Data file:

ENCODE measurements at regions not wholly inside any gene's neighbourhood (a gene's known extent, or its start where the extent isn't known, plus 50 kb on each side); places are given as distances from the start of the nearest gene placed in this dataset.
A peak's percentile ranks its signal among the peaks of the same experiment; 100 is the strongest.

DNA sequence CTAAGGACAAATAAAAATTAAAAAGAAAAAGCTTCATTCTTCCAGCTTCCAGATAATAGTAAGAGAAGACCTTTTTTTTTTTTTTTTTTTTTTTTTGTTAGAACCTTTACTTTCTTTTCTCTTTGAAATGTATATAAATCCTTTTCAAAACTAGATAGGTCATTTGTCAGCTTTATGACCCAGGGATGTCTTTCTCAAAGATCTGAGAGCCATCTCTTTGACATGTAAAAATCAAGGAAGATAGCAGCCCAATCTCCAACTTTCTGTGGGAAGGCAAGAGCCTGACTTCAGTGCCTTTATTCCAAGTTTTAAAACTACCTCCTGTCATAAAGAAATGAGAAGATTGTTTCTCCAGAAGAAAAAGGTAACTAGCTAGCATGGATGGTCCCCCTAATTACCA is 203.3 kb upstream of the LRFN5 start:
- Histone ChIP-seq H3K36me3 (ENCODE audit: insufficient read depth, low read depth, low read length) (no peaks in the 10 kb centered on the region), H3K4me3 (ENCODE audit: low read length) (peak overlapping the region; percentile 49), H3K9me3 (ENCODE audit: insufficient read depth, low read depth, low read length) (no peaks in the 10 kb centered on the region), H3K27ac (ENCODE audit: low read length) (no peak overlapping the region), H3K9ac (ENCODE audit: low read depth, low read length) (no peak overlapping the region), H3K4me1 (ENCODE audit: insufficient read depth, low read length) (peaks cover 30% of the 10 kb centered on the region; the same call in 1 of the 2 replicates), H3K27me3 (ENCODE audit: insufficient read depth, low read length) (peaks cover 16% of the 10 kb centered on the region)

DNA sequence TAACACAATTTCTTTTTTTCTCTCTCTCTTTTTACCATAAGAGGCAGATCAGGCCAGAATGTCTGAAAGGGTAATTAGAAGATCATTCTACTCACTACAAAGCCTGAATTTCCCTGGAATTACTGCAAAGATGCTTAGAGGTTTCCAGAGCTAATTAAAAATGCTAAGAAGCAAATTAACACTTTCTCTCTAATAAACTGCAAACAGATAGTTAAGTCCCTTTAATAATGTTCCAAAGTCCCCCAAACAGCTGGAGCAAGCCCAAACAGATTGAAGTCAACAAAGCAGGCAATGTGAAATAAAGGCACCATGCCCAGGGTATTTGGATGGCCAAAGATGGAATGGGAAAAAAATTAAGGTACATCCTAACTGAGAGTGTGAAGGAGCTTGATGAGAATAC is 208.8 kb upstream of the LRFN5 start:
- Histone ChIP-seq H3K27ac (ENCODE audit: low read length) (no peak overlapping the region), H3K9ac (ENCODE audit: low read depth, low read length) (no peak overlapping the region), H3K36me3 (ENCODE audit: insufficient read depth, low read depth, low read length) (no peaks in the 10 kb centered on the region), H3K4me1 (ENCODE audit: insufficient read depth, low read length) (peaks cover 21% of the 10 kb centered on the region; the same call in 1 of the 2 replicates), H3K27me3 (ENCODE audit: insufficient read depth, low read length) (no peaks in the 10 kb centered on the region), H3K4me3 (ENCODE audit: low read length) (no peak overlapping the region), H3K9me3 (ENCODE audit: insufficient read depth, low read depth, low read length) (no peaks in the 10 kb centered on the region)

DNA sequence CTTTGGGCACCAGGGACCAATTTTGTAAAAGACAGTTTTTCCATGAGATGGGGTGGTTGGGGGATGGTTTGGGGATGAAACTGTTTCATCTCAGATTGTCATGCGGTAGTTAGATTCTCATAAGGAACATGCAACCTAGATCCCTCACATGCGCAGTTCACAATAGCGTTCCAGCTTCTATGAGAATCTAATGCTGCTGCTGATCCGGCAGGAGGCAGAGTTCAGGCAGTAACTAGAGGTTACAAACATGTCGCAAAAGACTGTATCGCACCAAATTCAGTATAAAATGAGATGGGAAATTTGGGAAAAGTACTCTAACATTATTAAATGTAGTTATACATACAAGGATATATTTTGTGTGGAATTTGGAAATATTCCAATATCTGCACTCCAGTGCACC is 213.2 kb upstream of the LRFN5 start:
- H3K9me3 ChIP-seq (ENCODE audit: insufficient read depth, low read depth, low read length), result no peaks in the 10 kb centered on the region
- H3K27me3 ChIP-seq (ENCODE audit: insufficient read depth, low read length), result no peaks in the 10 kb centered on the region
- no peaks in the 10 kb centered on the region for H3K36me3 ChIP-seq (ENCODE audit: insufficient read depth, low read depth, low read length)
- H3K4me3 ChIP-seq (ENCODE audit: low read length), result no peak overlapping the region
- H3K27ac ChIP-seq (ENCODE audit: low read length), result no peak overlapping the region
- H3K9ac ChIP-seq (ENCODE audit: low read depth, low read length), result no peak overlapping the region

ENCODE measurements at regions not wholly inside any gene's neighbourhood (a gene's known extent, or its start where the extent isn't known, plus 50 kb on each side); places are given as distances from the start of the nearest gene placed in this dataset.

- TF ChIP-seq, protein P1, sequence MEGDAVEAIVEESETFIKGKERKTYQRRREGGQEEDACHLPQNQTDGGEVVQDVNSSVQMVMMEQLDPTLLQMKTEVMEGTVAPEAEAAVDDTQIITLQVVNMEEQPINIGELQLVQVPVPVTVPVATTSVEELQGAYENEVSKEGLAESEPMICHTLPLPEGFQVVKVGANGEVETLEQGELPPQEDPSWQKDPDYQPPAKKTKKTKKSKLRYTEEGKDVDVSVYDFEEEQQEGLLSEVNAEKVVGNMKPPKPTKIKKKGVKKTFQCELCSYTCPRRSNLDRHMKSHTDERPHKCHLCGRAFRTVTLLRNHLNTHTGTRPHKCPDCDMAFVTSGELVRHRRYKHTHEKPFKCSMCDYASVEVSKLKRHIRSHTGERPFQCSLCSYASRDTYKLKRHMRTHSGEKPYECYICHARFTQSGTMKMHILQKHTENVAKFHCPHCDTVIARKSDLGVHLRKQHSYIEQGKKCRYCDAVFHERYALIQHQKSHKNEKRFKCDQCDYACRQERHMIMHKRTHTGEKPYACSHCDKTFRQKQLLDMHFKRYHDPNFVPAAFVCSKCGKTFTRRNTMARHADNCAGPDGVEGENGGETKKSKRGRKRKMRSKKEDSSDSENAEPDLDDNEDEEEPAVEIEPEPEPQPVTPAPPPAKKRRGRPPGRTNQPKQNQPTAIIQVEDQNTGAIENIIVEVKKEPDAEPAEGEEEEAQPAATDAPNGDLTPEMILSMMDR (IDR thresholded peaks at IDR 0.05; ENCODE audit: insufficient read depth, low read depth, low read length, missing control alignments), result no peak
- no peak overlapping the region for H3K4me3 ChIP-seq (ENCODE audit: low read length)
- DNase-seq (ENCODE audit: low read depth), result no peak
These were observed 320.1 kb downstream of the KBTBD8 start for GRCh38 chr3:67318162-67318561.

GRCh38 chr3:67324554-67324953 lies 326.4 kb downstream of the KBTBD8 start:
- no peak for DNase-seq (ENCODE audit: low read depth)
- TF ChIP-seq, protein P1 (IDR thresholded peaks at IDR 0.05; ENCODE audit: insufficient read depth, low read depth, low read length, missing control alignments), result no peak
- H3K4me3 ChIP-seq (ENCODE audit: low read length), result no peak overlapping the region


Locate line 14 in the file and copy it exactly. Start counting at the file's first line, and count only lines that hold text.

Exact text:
ENCODE measurements at regions not wholly inside any gene's neighbourhood (a gene's known extent, or its start where the extent isn't known, plus 50 kb on each side); places are given as distances from the start of the nearest gene placed in this dataset.